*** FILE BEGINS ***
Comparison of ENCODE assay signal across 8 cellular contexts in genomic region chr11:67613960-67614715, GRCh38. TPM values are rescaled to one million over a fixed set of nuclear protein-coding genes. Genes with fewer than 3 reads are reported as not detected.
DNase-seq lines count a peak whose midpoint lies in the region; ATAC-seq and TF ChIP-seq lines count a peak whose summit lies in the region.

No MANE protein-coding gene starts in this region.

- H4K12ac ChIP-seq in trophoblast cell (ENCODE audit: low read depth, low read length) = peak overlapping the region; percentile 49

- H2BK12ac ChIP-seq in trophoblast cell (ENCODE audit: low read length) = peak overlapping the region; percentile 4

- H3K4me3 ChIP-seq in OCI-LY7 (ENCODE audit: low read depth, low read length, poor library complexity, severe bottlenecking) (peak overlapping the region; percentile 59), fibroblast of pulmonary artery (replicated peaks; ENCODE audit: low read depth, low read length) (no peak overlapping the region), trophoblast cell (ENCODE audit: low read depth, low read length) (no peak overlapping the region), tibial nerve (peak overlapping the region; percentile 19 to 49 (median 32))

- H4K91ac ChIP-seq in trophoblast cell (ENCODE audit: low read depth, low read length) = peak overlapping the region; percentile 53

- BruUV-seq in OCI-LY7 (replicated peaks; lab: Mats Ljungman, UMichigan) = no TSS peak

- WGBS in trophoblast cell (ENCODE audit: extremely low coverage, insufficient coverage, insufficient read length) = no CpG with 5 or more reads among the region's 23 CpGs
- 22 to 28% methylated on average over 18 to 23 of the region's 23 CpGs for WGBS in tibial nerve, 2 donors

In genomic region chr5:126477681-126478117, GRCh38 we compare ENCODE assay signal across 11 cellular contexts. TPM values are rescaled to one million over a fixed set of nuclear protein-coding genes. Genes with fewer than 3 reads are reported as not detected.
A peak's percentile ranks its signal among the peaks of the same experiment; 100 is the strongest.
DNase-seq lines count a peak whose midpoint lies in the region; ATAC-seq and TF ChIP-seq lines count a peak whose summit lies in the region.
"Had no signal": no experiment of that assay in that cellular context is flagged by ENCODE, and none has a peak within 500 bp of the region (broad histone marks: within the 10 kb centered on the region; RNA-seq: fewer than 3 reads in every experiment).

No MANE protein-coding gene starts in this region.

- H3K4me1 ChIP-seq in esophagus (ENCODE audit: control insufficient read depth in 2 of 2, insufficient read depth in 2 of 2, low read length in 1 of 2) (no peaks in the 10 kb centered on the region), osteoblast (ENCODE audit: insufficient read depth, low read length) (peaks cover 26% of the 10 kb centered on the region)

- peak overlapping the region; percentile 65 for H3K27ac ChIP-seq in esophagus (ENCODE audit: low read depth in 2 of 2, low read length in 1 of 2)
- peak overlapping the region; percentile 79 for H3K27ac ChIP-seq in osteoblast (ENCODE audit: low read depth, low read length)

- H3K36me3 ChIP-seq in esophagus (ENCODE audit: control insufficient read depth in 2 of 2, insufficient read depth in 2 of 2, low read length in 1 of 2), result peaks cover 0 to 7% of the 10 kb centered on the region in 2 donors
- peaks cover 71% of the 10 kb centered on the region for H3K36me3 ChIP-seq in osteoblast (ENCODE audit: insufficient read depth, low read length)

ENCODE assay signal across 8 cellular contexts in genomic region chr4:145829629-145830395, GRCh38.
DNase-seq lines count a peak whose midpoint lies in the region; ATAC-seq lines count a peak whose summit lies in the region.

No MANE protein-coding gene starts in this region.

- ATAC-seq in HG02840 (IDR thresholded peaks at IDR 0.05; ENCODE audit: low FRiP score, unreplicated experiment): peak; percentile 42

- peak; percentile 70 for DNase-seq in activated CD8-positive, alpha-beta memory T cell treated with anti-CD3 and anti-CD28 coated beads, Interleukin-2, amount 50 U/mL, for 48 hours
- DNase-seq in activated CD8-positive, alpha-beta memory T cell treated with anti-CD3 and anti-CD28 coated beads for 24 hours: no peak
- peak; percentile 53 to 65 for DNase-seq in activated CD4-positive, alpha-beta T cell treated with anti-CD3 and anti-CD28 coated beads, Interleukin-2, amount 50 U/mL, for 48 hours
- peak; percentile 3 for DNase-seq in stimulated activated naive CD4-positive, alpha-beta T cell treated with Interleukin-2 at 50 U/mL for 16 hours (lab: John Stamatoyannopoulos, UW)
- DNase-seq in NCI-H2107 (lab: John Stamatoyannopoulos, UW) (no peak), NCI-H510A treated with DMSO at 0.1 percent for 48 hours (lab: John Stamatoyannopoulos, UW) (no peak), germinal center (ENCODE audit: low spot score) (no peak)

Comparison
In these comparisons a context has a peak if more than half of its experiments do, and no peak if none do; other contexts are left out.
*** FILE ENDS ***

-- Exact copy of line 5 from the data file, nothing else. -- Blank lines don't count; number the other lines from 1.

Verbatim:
- H2BK12ac ChIP-seq in trophoblast cell (ENCODE audit: low read length) = peak overlapping the region; percentile 4